One fine day in a journalism college, my soft-spoken Pakistani friend showed me her supposedly-new discovery: a collage of a walled city on Google. She asked me to decipher anything which was similar. “Are you teaching an Indian to identify Delhi,” I nonchalantly quipped, after glazing at the picture. “Look carefully,” she prodded me. I dismissed her without giving it one more shot. Then came the epic reply, she profoundly said, “The collage consists of two cities of India and Pakistan–Delhi and Lahore–the upper half has Delhi landscape, while other is of Lahore. I was gobsmacked at my “borrowed revelation” of striking similarities between the two cities.
Olive Branch from Nawaz Sharif
After being elected as the Prime Minister of Pakistan, Nawaz Sharif’s overtures to have cordial relations with his neighbouring country have been hailed by India. He warmly spoke about India in an interview, published in The Hindu, with Karan Thapar:
(W)e have a lot of love and affection for you (India) all. We must become good friends and hold each other’s hands … let us make a new beginning, let us sit down together and let us resolve that we will from now onwards resolve all our outstanding issues peacefully and in a very friendly manner, in a very friendly atmosphere.”
Indeed a path-breaking statement from Mia Nawaz Sharif!
As political commentators argue that the meaning democratic values, peace, and human rights are best understood and inculcated by the exiled, persecuted and illegally incarcerated who suffered at the hands of undemocratic “establishment” (pun intended). Nawaz Sharif, who had lived in self-imposed exile for seven year, fits into this constellation of stars who have inculcated all above-mentioned values. His olive branch offer to heal the bruised relations with India is a new beginning.
National Heroes: Votaries of Friendly Ties
At this juncture, it is pertinent to recollect what Jawahar Lal Nehru and Muhammad Ali Jinnah had to say on India-Pak relations. Quaid-e-Azam said in 1947: “We have no aggressive designs upon our neighbours. We wish to live in peace and friendship.” Invoking the concept of ‘striking similarities’ for peaceful relations, Nehru noted in 1950, “Cooperative relations are not essential because of geography, but because of our joint history, culture, language, and many bond that has arisen between us during the long years.” Such were the noble thoughts of India’s and Pakistan’s national leaders, despite some discordant issues which they never let come in the way.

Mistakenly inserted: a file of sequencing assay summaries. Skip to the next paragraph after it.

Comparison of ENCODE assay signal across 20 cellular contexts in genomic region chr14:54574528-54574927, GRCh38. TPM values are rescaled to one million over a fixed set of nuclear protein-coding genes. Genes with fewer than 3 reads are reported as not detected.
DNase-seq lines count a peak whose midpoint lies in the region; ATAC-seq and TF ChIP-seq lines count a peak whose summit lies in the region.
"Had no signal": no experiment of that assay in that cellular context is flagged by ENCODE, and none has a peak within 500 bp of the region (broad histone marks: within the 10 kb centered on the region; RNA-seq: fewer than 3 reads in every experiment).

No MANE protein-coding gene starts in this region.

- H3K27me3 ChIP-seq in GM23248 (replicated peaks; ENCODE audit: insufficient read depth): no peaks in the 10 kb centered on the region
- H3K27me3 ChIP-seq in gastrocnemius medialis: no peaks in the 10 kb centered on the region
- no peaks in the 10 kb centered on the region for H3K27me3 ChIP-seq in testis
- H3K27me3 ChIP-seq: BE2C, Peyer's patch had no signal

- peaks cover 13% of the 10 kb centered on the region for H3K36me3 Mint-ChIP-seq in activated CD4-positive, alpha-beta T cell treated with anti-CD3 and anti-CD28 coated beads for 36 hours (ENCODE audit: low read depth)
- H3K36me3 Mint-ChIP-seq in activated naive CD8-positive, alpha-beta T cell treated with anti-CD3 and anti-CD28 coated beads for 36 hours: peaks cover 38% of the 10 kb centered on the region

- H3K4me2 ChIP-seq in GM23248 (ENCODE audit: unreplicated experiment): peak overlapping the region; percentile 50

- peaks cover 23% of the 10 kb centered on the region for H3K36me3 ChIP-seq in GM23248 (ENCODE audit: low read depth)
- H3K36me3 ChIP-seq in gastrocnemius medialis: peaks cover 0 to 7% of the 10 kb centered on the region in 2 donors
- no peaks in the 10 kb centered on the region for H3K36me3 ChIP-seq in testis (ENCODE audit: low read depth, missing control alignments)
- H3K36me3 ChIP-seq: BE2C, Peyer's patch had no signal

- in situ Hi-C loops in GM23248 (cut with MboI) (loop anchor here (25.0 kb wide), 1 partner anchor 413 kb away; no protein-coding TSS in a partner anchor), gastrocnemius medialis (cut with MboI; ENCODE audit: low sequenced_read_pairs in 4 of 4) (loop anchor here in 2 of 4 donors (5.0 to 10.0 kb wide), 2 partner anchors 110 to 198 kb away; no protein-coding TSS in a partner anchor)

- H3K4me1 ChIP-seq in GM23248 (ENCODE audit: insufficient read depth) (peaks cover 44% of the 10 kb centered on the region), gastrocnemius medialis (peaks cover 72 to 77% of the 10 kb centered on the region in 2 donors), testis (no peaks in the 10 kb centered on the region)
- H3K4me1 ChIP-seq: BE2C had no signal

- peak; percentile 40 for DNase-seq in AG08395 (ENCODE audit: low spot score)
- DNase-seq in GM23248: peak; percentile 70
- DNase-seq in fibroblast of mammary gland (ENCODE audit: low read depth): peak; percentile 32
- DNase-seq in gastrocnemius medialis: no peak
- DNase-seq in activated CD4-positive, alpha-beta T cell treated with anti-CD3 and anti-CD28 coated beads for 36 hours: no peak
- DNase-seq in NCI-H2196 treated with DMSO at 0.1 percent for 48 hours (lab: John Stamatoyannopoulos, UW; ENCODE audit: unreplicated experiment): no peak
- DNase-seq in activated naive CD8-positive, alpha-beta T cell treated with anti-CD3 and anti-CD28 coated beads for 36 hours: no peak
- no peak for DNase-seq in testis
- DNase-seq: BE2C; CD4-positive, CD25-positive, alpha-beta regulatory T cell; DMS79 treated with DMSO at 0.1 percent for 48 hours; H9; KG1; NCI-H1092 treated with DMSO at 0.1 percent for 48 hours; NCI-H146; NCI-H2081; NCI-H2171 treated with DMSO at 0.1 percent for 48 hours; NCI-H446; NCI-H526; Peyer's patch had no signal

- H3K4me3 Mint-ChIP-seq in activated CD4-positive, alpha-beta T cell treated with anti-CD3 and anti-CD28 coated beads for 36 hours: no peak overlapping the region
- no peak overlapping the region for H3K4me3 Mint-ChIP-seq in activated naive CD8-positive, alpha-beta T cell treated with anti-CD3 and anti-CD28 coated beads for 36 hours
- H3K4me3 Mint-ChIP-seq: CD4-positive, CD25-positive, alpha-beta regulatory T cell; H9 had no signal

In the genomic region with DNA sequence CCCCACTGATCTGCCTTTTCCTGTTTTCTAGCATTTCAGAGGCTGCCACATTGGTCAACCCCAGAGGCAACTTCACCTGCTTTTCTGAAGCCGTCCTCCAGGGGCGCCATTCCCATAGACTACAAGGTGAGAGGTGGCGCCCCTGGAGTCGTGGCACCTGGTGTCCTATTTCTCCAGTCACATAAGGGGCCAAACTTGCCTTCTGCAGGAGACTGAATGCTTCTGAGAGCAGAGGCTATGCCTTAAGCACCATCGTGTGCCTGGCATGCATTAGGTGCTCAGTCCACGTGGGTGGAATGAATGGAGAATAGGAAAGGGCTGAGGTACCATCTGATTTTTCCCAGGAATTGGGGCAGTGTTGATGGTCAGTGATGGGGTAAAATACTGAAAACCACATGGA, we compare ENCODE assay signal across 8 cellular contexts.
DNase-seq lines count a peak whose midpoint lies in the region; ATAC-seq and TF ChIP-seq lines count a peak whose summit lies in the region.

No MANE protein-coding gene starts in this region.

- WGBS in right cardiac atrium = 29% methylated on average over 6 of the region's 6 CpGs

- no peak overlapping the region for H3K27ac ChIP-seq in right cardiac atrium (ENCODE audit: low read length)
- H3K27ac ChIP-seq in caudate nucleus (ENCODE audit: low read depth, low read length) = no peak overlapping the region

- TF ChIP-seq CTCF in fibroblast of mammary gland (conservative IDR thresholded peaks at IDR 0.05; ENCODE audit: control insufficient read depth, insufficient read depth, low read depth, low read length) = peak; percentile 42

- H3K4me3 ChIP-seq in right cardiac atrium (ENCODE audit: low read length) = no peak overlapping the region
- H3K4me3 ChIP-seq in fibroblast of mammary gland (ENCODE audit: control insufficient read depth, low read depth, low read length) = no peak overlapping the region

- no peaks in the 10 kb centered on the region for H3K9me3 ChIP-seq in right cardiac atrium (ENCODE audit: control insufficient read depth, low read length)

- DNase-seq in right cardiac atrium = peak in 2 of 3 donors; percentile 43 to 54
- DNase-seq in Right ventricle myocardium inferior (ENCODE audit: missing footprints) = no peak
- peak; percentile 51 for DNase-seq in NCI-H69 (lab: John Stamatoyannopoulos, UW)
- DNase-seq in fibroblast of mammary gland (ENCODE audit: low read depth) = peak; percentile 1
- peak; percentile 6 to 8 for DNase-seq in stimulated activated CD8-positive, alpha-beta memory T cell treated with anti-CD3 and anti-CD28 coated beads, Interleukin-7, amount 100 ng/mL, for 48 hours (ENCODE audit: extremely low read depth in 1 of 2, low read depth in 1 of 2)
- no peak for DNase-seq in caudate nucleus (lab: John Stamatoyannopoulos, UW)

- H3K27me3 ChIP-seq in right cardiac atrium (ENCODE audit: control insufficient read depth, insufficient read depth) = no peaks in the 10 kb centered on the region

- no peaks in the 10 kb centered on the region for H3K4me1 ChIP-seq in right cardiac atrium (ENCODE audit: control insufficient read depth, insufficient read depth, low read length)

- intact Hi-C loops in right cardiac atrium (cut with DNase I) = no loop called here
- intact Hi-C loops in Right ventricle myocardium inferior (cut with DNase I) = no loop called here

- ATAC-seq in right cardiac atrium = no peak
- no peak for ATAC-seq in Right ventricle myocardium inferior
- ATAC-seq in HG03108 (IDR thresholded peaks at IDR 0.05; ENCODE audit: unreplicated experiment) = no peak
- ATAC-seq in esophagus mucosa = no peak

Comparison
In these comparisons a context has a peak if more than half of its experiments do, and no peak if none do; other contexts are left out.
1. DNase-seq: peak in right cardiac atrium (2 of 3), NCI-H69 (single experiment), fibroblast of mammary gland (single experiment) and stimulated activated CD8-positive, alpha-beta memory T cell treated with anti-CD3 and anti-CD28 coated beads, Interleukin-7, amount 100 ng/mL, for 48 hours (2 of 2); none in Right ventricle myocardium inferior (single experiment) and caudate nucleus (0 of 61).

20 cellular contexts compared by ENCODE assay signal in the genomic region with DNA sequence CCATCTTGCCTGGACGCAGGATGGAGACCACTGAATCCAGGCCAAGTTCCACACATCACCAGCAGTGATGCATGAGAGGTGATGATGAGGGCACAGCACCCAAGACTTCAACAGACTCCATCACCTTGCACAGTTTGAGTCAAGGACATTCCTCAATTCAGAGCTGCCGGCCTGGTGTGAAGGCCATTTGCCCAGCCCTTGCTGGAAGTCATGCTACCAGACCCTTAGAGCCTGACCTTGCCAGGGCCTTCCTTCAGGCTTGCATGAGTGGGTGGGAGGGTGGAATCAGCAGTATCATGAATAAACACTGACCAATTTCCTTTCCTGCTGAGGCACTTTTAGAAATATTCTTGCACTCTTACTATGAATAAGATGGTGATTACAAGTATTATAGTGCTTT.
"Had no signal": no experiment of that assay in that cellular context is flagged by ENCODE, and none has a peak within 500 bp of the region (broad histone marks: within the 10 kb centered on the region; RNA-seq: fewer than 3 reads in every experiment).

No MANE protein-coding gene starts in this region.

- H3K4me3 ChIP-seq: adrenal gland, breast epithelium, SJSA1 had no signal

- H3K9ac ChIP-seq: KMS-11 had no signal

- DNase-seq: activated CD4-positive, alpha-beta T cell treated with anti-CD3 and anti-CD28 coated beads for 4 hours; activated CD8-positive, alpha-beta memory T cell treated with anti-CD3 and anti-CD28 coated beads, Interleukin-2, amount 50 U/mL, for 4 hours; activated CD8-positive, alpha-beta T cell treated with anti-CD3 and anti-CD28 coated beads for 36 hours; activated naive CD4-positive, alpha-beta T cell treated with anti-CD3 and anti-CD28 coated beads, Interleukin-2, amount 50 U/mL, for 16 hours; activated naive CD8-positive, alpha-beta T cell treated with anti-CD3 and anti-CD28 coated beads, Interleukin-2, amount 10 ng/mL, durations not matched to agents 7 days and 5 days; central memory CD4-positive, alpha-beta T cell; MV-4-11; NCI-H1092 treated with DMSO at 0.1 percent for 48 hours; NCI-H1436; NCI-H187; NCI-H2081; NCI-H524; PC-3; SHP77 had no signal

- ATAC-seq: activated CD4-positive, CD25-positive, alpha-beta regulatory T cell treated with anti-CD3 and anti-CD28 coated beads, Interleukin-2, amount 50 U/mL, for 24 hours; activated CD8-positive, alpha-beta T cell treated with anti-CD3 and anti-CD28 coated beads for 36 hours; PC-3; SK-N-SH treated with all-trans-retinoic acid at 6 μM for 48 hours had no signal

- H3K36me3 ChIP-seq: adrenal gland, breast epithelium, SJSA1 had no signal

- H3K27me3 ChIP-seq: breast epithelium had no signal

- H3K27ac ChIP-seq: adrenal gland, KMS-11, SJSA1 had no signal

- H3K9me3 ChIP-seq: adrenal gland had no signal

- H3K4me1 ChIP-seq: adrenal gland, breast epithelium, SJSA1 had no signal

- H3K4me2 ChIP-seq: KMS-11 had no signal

Common Interests and Discordant Issues
In the wake of border incursions on January 8, 2013 when one of Indian soldiers was decapitated, India-Pak peace process intermittently came to a screeching halt. But now, Pakistan has new civilian government which holds promise for India. The PM has taken another concrete step proposing dates for the peace talks. Now it is incumbent on India not to dither over his friendly call because seldom does history provide these opportunities. In a throwback to the peace process, Atal Bihari Vajpayee offered friendly hand to Pakistan on 18th April, 2003 and it responded positively. Now we need to do the same when other side is looking for better relationship.
Two Centers of Power?
Whether Nawaz Sharif will remain immune to the Rawalpindi factor is still to be watched. But his intent is clear: no place for military establishment in decision making. A case in point is a leaked report which had been kept secret by the then PPP government not to ruffle military’s feather–of the Abbotabad Enquiry Commission, set-up after Osama Bin Laden’s killing. The mandate of the commission was to enquire into military lapses, prolonged stay of OBL in Abottabad and sovereignty issues. Through the report, Sharif has scored some brownie points over the ISI by washing its dirty linen in public. Consequently, he has fortified his power in a country with two power centres: Islamabad and Rawalpindi. These developments should be watched carefully by Indian mandarins, and they should welcome a strong democratic Pakistan in which the ISI is kept aloof from democratic deliberations.